A Good Leader Prays

Today’s Journey Through Scripture Readings: 1Samuel 7-9; Luke 9:18-36

 

Then Samuel said to the whole house of Israel, “If you are turning to the Lord with all your heart, then get rid of all the foreign gods and the Astartes you have. Set your heart on the Lord! Worship him only! Then he will deliver you from the Philistines’ power.” So the Israelites got rid of the Baals and the Astartes and worshiped the Lord only.

Next Samuel said, “Assemble all Israel at Mizpah. I will pray to the Lord for you.”

So they assembled at Mizpah, and they drew water and poured it out in the Lord’s presence. They fasted that same day and confessed, “We have sinned against the Lord.” Samuel served as judge of the Israelites at Mizpah.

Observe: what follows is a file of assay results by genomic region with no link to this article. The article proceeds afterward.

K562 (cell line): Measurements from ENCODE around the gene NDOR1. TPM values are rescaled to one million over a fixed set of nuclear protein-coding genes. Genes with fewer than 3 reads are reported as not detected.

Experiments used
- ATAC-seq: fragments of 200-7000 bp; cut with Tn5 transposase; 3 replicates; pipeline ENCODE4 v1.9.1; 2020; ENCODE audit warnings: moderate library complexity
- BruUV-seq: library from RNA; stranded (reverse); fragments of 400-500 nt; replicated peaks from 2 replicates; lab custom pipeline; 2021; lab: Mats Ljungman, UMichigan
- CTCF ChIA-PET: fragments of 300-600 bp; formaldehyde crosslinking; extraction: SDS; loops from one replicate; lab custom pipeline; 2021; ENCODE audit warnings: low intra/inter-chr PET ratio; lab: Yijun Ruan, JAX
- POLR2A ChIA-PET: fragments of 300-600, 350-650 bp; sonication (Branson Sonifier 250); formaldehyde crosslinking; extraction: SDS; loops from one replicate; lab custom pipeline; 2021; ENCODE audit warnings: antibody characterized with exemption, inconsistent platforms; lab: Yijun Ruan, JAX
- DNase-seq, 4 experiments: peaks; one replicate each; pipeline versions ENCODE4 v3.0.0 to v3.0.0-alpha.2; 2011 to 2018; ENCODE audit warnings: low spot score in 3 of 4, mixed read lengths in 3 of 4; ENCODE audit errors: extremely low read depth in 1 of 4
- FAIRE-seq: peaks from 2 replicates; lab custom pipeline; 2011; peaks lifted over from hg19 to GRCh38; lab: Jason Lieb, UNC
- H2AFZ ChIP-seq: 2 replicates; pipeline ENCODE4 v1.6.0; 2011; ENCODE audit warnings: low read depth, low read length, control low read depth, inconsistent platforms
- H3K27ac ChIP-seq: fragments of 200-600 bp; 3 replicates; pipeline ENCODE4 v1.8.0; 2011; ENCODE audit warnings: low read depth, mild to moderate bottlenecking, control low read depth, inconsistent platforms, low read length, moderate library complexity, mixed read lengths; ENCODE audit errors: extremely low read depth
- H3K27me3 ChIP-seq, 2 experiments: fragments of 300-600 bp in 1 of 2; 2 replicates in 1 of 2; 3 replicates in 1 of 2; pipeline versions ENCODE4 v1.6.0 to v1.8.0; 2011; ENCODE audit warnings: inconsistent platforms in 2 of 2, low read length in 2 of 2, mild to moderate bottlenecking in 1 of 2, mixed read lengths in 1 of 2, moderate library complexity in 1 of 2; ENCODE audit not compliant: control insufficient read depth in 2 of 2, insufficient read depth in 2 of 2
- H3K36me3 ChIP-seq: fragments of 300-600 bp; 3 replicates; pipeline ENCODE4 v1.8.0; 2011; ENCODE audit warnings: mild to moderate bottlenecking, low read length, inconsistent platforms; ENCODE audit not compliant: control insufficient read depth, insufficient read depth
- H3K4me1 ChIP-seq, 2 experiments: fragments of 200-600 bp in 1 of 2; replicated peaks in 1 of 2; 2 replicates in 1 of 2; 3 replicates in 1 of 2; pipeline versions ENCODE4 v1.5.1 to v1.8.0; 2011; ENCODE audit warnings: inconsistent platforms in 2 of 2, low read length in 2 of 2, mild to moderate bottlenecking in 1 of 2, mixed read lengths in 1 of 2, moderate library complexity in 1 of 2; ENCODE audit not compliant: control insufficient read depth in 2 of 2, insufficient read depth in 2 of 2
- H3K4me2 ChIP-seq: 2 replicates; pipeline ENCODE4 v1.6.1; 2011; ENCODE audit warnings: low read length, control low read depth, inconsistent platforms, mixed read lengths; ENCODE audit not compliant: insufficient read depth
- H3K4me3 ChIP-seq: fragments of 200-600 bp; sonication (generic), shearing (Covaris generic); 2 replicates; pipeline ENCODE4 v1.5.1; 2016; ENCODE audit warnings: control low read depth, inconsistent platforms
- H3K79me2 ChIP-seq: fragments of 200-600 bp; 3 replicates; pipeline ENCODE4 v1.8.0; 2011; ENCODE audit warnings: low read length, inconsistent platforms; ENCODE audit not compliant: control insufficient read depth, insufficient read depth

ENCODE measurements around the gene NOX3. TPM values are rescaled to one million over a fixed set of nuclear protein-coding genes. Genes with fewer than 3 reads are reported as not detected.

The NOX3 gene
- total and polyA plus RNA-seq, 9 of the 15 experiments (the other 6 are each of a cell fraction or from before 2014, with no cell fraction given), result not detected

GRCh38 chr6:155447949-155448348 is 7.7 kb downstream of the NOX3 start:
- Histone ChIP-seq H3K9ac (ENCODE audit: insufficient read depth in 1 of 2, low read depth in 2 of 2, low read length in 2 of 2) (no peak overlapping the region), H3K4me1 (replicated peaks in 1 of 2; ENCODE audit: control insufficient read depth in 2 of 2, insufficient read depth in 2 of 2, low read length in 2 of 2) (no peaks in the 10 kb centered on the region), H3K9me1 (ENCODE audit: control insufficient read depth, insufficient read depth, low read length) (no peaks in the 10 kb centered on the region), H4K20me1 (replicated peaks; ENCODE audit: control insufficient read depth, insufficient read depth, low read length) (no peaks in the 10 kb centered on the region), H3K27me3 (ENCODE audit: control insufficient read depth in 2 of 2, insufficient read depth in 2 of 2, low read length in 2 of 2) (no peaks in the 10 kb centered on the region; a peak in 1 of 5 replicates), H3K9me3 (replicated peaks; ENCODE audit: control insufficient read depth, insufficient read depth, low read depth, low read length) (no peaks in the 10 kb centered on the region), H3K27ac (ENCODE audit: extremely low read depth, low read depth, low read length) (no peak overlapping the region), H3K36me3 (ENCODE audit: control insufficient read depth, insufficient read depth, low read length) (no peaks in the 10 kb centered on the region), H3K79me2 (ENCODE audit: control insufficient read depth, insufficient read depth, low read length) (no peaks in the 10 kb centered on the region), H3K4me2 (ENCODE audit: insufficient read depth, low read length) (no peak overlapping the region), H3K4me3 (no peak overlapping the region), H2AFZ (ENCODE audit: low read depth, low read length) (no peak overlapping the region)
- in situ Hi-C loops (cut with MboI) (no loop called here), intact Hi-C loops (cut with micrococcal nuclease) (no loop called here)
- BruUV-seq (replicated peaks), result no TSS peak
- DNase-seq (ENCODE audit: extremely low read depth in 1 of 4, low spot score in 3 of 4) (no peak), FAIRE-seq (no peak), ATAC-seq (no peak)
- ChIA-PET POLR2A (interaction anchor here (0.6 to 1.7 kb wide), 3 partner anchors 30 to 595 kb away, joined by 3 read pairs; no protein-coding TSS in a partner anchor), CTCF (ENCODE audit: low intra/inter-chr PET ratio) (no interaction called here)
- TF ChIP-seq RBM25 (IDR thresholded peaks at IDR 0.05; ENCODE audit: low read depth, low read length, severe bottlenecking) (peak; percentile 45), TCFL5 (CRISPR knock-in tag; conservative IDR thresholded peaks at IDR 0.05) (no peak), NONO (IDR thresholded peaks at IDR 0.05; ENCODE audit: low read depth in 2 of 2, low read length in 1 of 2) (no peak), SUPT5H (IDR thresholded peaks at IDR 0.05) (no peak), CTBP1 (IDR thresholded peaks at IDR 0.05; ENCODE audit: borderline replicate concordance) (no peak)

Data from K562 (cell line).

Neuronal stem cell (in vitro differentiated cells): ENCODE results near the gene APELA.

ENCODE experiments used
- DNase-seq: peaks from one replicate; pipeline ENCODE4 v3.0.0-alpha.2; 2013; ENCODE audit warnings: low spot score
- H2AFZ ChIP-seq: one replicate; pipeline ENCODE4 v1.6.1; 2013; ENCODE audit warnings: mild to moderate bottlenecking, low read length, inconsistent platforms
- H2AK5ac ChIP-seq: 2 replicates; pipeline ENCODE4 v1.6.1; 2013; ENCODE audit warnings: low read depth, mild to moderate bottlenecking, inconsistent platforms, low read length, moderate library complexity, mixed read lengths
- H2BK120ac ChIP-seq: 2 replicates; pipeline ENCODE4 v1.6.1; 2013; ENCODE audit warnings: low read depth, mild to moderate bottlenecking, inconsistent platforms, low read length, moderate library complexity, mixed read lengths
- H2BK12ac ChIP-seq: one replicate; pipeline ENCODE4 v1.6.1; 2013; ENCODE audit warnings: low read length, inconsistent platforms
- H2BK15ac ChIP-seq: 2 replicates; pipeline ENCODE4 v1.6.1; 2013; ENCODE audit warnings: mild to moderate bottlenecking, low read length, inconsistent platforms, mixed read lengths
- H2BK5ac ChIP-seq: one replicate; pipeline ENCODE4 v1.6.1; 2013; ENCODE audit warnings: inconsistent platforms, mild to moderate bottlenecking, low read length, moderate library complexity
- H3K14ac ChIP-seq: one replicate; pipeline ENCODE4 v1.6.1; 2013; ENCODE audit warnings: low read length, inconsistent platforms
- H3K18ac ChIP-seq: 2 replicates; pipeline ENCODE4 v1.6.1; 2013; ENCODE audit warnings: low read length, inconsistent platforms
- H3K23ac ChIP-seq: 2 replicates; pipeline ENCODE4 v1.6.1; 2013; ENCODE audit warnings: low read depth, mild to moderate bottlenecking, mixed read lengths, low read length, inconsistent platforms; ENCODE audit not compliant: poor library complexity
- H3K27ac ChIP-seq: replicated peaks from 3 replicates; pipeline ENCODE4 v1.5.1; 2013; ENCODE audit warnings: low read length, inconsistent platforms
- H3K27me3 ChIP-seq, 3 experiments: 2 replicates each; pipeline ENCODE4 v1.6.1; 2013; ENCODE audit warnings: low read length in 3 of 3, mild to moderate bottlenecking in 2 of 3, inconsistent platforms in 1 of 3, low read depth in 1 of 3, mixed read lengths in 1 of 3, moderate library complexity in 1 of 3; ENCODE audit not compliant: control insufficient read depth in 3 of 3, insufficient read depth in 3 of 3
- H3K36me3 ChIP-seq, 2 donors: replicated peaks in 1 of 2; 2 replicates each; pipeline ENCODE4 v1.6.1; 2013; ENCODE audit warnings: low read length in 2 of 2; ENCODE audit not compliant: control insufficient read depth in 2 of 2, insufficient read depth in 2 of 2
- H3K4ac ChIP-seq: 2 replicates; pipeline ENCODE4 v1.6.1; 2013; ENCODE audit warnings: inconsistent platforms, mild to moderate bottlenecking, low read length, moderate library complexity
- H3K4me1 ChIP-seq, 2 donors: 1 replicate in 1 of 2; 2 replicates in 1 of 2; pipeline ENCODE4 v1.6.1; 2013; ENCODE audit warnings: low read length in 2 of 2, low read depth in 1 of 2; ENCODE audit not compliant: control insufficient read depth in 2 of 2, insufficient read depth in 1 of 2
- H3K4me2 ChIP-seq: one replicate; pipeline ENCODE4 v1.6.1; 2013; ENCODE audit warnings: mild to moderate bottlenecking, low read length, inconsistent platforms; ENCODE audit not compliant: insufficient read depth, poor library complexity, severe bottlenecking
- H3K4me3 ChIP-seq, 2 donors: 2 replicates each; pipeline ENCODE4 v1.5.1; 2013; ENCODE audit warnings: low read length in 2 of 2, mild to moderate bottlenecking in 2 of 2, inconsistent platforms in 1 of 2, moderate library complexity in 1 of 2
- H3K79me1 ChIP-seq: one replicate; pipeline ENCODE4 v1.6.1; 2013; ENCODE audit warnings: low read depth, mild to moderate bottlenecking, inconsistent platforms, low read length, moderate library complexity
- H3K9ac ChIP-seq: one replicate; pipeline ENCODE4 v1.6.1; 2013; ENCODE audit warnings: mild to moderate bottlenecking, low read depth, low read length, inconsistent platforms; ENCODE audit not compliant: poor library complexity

When the Philistines heard that the Israelites had assembled at Mizpah, the Philistine rulers went up to attack Israel. When the Israelites learned of this, they were afraid of the Philistines. The Israelites said to Samuel, “Please don’t stop praying to the Lord our God for us, so God will save us from the Philistines’ power!” So Samuel took a suckling lamb and offered it as an entirely burned offering to the Lord. Samuel cried out in prayer to the Lord for Israel, and the Lord answered him.